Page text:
# Expected value of two uniformly distributed random variables

## Homework Statement:

##X_1## and## X_2## are uniformly distributed with parameters ##(0,1)##
then:
##E[min {X_1,X_2}]=##

## Relevant Equations:

Probability
##X_1## and## X_2## are uniformly distributed random variables with parameters ##(0,1)##
then:
##E \left[ min \left\{ X_1 , X_2 \right\} \right] = ##

what should I do with that min?

Related Calculus and Beyond Homework Help News on Phys.org
etotheipi
Gold Member
2019 Award
If ##Z = \text{min}(X_1, X_2)##, then ##Z > z## iff both ##X_1## and ##X_2## are greater than ##z##. It follows that$$P(Z > z) = P(X_1 > z)P(X_2 > z)$$You can use this to find the cumulative probability function ##F_Z(z) = P(Z<z)## in terms of ##F_{X_1}(z)## and ##F_{X_2}(z)##, the last two of which are known since we're given that ##X_1## and ##X_2## are uniformly distributed in the interval ##[0, 1]##.

Last edited:
It should be something like this?
##f_{x_{1}} \left(z\right) = \frac 1 {b-a}##
##f_{x_{2}} \left(z\right) = \frac 1 {b-a}##
##F_{x_{1}} \left(z\right) = \frac {z-a} {b-a}##
##F_{x_{1}} \left(z\right) = \frac {z-a} {b-a}##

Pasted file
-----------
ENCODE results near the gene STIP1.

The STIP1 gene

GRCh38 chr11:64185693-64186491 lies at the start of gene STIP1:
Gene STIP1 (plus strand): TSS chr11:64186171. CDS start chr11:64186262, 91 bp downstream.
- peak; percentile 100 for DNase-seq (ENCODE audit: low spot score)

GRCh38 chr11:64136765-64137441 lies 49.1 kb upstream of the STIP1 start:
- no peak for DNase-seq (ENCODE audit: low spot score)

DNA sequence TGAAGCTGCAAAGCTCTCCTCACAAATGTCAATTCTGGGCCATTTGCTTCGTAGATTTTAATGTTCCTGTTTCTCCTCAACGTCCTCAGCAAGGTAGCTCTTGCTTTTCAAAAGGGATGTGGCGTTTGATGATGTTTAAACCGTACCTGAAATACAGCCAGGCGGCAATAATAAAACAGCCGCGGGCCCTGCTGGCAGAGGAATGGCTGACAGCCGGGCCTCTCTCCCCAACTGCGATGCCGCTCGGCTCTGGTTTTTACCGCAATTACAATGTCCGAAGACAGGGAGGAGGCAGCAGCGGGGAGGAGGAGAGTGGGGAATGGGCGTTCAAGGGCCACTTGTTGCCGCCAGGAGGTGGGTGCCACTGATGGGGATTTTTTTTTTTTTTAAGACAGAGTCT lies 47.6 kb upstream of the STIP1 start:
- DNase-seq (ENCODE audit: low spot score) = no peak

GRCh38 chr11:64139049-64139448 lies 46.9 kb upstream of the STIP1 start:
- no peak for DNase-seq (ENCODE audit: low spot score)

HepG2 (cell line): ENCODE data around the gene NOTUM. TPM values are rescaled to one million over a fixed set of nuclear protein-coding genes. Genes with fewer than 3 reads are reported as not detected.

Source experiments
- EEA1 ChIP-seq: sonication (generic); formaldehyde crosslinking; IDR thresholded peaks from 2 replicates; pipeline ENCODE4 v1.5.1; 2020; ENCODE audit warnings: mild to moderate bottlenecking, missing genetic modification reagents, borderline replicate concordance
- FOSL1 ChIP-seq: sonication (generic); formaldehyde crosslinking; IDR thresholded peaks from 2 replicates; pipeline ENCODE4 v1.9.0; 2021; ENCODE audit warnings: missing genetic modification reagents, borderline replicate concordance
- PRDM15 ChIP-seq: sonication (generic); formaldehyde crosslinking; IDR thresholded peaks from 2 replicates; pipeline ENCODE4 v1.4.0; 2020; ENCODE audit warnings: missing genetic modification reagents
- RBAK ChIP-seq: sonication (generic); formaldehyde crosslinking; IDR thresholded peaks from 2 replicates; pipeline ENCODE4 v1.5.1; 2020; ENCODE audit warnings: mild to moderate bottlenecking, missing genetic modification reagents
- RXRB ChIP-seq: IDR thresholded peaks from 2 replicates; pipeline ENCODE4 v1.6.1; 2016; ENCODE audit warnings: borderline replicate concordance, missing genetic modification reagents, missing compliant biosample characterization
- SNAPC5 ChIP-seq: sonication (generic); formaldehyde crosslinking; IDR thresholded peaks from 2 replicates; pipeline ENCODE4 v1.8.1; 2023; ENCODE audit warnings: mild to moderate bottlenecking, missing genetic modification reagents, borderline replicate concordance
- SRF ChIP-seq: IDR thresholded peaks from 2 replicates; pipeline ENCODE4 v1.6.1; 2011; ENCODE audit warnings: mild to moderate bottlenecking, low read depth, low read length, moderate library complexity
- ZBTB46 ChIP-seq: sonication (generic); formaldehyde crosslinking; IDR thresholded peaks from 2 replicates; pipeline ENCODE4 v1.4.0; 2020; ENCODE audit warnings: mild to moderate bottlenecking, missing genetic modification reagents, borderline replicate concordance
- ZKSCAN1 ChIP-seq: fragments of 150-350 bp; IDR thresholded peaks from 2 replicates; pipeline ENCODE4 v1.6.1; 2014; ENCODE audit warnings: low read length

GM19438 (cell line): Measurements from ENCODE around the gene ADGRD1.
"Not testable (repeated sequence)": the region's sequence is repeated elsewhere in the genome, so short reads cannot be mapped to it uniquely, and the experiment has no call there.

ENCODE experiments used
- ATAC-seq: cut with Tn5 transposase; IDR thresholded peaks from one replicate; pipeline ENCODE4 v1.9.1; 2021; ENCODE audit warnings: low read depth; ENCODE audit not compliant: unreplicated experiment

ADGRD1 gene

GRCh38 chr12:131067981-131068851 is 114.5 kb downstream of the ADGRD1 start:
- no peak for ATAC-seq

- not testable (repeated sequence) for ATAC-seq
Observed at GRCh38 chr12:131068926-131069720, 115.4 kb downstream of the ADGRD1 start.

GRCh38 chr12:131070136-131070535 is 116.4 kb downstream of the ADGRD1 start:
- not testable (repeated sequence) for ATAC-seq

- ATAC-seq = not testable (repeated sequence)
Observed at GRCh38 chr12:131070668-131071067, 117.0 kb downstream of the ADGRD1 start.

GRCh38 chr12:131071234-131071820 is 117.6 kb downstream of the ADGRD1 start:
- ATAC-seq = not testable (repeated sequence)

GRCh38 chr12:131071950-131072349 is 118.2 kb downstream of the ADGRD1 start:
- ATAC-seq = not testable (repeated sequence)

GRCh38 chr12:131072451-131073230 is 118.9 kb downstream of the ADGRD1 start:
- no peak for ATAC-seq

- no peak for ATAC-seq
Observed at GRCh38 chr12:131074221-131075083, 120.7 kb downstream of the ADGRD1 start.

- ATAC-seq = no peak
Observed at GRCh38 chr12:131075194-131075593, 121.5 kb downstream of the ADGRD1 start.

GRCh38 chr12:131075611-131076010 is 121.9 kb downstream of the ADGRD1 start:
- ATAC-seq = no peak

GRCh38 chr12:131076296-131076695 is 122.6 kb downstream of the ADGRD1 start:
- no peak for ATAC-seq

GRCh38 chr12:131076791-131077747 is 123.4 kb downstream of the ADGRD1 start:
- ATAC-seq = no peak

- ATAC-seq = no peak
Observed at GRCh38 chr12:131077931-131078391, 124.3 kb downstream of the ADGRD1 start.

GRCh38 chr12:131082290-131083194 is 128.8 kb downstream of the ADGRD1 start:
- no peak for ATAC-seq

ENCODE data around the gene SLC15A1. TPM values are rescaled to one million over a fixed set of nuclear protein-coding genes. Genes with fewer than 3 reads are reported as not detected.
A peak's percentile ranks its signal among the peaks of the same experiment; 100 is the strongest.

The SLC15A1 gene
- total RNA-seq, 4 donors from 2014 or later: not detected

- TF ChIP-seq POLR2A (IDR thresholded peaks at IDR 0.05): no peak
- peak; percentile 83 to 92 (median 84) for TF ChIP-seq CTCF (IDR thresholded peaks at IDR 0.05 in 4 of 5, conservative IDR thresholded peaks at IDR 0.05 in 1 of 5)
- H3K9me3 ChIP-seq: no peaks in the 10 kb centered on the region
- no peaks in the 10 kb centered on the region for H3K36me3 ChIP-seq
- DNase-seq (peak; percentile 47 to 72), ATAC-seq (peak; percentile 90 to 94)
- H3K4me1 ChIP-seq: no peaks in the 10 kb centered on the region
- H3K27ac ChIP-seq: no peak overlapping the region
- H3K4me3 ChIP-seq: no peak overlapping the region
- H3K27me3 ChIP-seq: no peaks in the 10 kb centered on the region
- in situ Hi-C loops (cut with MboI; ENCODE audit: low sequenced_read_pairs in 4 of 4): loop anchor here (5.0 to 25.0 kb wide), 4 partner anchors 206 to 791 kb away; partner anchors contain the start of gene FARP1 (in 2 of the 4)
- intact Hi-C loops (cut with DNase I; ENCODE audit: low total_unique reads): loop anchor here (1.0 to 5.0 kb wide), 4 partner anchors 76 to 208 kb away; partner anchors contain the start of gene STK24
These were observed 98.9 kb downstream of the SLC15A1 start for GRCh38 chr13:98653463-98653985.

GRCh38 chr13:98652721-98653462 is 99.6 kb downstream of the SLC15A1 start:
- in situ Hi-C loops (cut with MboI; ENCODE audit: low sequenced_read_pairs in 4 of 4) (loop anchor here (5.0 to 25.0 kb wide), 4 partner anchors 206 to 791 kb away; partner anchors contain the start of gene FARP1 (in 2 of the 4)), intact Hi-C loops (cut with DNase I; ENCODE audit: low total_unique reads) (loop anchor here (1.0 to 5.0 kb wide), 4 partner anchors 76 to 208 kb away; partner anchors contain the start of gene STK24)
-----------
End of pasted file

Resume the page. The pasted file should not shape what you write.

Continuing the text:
but, being ##a=0## and ##b=1##

##F_{x_{1}} \left(z\right) = z ##
##F_{x_{1}} \left(z\right) = z ##
so
##F_{x_{1}} \left(z\right)*F_{x_{1}} \left(z\right)=z^2##

being by definition

##E \left[x\right] = \int_a^b \left(1-F_x\left(z\right)\right) \, dz##

so i'll have to integrate

##\int_0^1 \left(1-z^2 \right ) \, dz ## is it correct?

etotheipi
Gold Member
2019 Award
Your ##F_{X_1}(z) = z## and ##F_{X_2}(z) = z## are correct, but the rest is not. Start with\begin{align*}P(Z > z) &= P(X_1 > z)P(X_2 > z) \\ \\ 1-F_Z(z) &= (1-F_{X_1}(z)) (1-F_{X_2}(z)) = 1 - F_{X_1}(z) - F_{X_2}(z) + F_{X_1}(z)F_{X_2}(z) \\ \\ F_Z(z) &= F_{X_1}(z) + F_{X_2}(z) - F_{X_1}(z)F_{X_2}(z) = 2z - z^2 \end{align*}and this last expression you might notice is a statement of the inclusion-exclusion principle.

Now you have the cumulative function ##F_Z(z)##, you can find ##\mathbb{E}(Z)## either by integrating ##1 - F_Z(z)##, which is the way you suggested, or by finding ##f_Z(z) = \frac{dF_Z(z)}{dz}## and integrating ##z f_Z(z)##.

PeroK
ok so the thinking is :
being ##X_1>z## and ##X_2>z##
for each of them I consider the Survival Function ##\overline{F_{x}}##, that is
##\overline{F_{x_1}}=1-F_{x_1}\left(z\right)= 1-z ## same for the other ##\overline{F_{x_2}}=1-F_{x_2}\left(z\right)= 1-z ##
and
##\overline{F_{x_{1}} \left(z\right)}*\overline{F_{x_{1}} \left(z\right)}=\left(1-z\right)*\left(1-z\right)= \left(1-z\right)^2= z^2-2z+1##

and integrate as
##\int_0^1 \left(z^2-2z+1 \right ) \, dz ##

etotheipi
Gold Member
2019 Award
I haven't come across the term 'survival function', but from how you use it I'll just assume it's 1 minus the cumulative probability. Then yes,$$\overline{F_{Z}}(z) = \overline{F_{X_1}}(z) \overline{F_{X_2}}(z) = (1-z)^2$$which you can just integrate up like$$\mathbb{E}(Z) = \int_0^1 \overline{F_{Z}}(z) dz$$

DottZakapa